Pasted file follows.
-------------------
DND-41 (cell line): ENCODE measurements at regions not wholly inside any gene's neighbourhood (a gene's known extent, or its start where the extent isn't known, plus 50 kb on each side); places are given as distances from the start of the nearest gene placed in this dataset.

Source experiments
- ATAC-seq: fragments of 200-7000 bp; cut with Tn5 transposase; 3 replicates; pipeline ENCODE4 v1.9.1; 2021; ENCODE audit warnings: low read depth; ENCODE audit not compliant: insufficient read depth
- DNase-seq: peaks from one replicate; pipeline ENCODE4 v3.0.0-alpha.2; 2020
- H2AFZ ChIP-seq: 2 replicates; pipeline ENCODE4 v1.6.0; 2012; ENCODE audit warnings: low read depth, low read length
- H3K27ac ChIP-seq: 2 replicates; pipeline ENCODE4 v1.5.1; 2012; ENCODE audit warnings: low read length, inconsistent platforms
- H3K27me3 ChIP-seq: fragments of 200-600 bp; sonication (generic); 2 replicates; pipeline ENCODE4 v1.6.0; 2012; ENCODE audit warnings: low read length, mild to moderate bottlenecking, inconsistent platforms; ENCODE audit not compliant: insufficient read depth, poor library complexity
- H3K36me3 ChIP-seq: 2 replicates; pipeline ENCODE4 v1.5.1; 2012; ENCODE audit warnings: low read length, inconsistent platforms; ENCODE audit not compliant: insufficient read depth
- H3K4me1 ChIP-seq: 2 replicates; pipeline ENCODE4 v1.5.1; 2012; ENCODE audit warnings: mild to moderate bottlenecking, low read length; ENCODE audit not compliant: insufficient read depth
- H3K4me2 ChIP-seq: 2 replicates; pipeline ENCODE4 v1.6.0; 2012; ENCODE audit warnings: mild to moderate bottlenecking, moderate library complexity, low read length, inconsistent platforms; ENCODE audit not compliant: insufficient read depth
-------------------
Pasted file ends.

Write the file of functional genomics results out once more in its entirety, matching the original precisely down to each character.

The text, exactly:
DND-41 (cell line): ENCODE measurements at regions not wholly inside any gene's neighbourhood (a gene's known extent, or its start where the extent isn't known, plus 50 kb on each side); places are given as distances from the start of the nearest gene placed in this dataset.

Source experiments
- ATAC-seq: fragments of 200-7000 bp; cut with Tn5 transposase; 3 replicates; pipeline ENCODE4 v1.9.1; 2021; ENCODE audit warnings: low read depth; ENCODE audit not compliant: insufficient read depth
- DNase-seq: peaks from one replicate; pipeline ENCODE4 v3.0.0-alpha.2; 2020
- H2AFZ ChIP-seq: 2 replicates; pipeline ENCODE4 v1.6.0; 2012; ENCODE audit warnings: low read depth, low read length
- H3K27ac ChIP-seq: 2 replicates; pipeline ENCODE4 v1.5.1; 2012; ENCODE audit warnings: low read length, inconsistent platforms
- H3K27me3 ChIP-seq: fragments of 200-600 bp; sonication (generic); 2 replicates; pipeline ENCODE4 v1.6.0; 2012; ENCODE audit warnings: low read length, mild to moderate bottlenecking, inconsistent platforms; ENCODE audit not compliant: insufficient read depth, poor library complexity
- H3K36me3 ChIP-seq: 2 replicates; pipeline ENCODE4 v1.5.1; 2012; ENCODE audit warnings: low read length, inconsistent platforms; ENCODE audit not compliant: insufficient read depth
- H3K4me1 ChIP-seq: 2 replicates; pipeline ENCODE4 v1.5.1; 2012; ENCODE audit warnings: mild to moderate bottlenecking, low read length; ENCODE audit not compliant: insufficient read depth
- H3K4me2 ChIP-seq: 2 replicates; pipeline ENCODE4 v1.6.0; 2012; ENCODE audit warnings: mild to moderate bottlenecking, moderate library complexity, low read length, inconsistent platforms; ENCODE audit not compliant: insufficient read depth